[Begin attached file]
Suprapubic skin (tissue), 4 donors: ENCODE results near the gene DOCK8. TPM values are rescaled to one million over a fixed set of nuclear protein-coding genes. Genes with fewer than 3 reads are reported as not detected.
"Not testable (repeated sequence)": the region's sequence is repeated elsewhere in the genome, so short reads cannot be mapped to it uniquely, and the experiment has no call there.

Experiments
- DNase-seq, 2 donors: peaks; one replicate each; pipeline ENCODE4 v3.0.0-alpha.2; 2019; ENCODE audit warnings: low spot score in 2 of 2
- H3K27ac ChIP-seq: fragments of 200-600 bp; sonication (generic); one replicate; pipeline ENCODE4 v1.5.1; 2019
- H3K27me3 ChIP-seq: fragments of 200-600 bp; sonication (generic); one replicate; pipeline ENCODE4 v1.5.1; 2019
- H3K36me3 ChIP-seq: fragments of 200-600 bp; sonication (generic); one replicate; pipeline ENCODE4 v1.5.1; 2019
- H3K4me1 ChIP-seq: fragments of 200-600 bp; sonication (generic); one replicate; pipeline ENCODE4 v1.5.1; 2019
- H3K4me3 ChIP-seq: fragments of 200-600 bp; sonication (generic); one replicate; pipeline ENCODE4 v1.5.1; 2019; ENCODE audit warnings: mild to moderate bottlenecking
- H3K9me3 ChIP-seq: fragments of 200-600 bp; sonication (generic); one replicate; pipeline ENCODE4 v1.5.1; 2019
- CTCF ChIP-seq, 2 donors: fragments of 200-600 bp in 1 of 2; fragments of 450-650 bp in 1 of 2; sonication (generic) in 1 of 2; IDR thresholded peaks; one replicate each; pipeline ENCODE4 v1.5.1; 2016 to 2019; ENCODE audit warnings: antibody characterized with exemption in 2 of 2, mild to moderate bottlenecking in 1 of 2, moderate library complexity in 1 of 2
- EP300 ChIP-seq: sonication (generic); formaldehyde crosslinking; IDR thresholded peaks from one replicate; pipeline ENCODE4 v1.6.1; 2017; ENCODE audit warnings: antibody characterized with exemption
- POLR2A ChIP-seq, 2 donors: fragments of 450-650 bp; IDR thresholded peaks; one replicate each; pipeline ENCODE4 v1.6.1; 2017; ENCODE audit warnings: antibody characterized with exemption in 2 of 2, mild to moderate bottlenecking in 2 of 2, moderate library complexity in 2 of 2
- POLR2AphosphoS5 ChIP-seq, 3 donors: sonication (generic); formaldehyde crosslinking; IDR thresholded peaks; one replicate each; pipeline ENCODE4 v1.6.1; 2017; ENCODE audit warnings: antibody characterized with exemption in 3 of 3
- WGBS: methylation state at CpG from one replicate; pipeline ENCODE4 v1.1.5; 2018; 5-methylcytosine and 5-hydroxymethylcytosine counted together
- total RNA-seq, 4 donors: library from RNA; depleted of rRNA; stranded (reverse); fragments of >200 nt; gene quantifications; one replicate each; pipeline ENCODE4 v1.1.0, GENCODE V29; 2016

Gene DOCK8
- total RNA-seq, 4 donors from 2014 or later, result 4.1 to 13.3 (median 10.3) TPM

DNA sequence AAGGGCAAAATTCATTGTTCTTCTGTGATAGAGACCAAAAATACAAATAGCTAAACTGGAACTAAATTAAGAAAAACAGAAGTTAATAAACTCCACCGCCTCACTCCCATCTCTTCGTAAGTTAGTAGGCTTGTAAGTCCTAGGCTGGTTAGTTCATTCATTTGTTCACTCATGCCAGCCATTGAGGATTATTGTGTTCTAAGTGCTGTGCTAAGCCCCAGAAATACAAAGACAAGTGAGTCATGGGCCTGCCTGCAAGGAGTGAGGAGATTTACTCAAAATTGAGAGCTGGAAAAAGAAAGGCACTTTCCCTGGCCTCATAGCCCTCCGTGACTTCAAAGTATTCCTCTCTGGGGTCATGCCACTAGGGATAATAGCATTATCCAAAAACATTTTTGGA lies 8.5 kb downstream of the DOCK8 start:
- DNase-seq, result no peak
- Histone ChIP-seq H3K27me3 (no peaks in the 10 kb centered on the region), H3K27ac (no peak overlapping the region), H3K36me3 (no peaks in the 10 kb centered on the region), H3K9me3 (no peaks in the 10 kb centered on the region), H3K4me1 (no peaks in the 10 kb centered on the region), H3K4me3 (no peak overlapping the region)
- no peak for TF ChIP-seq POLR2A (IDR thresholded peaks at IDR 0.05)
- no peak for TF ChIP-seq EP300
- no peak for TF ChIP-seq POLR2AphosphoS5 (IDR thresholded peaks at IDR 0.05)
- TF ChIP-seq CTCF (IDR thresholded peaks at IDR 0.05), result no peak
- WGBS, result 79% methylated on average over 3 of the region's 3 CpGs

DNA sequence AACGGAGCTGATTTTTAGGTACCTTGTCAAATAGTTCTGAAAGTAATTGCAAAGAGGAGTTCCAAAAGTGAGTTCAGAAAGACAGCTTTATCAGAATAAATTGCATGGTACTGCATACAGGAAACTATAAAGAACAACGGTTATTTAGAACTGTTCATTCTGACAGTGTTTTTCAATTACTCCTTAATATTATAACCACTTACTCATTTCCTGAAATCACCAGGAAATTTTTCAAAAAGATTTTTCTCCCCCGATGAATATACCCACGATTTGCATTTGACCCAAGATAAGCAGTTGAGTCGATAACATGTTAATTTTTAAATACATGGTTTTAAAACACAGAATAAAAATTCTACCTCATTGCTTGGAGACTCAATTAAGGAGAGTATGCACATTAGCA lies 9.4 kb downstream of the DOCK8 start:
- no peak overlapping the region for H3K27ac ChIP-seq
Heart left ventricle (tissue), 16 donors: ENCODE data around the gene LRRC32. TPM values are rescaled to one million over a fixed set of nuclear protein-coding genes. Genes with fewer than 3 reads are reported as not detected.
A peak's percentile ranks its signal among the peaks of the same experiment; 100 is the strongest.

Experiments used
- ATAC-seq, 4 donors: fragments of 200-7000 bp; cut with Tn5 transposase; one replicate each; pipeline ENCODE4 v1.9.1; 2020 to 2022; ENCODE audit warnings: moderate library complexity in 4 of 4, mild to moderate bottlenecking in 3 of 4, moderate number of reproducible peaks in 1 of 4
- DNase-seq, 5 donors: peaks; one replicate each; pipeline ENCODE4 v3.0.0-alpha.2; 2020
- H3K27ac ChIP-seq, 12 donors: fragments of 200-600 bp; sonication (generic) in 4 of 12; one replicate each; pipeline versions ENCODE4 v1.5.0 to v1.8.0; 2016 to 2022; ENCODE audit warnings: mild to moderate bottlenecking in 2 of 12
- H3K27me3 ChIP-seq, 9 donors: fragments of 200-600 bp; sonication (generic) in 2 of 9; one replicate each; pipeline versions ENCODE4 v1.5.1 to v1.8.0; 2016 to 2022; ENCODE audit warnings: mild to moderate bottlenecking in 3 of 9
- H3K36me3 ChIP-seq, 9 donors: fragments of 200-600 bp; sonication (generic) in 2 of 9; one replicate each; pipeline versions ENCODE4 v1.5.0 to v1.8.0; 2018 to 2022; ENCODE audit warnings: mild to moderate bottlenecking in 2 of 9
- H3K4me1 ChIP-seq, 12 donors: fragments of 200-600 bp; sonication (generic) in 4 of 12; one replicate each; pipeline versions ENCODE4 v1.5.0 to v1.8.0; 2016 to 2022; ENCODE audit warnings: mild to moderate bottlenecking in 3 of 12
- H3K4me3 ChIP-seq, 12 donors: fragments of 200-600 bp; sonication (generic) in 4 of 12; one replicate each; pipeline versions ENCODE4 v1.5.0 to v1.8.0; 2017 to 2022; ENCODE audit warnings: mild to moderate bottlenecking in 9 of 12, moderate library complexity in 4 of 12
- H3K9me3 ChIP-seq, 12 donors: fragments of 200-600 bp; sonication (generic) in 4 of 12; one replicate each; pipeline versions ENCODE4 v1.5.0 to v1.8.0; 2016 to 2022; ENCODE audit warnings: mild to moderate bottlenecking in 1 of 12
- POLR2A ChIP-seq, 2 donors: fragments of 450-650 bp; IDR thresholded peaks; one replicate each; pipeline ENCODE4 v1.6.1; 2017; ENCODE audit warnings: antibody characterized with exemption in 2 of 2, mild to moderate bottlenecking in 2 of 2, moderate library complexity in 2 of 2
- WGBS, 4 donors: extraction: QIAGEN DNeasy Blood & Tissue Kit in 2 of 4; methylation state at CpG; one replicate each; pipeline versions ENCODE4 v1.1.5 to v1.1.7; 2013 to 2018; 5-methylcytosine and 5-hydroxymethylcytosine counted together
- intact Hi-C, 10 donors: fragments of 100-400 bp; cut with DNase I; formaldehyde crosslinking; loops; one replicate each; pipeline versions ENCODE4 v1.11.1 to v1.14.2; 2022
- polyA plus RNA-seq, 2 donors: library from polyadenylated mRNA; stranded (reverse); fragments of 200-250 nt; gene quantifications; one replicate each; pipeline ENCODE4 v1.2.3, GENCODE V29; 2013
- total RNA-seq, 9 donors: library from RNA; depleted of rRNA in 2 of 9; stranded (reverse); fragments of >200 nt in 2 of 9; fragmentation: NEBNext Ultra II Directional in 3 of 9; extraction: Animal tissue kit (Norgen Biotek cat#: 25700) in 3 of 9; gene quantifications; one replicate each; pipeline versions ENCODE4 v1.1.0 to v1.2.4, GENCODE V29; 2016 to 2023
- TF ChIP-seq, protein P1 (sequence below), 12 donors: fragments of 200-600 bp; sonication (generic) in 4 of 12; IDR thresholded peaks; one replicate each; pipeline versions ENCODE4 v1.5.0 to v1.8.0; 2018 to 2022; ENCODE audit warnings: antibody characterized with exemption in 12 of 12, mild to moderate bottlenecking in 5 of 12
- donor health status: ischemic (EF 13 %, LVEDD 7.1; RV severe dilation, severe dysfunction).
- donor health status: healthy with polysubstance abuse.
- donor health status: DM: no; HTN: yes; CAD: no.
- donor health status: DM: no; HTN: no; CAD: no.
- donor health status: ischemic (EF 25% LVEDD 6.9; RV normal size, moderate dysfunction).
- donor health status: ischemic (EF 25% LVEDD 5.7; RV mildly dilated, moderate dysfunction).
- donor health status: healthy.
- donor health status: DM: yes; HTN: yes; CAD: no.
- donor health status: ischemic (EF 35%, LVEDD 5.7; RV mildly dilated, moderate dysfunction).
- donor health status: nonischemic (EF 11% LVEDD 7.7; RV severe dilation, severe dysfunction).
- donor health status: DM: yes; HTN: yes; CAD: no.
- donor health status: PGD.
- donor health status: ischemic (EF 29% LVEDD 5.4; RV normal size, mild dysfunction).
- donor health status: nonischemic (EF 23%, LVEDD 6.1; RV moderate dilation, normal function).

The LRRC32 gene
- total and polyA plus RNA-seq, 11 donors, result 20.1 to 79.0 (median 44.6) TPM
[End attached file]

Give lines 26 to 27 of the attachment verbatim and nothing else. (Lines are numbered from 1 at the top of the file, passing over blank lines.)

- WGBS, result 79% methylated on average over 3 of the region's 3 CpGs

DNA sequence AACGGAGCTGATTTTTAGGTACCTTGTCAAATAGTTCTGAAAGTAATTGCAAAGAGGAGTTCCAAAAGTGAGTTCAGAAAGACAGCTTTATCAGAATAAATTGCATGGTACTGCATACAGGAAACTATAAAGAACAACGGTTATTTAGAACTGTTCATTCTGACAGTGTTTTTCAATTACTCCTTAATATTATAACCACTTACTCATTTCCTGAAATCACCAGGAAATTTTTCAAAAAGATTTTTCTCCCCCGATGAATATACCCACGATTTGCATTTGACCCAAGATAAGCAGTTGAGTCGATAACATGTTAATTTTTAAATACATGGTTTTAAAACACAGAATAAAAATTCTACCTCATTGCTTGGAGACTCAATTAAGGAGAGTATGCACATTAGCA lies 9.4 kb downstream of the DOCK8 start: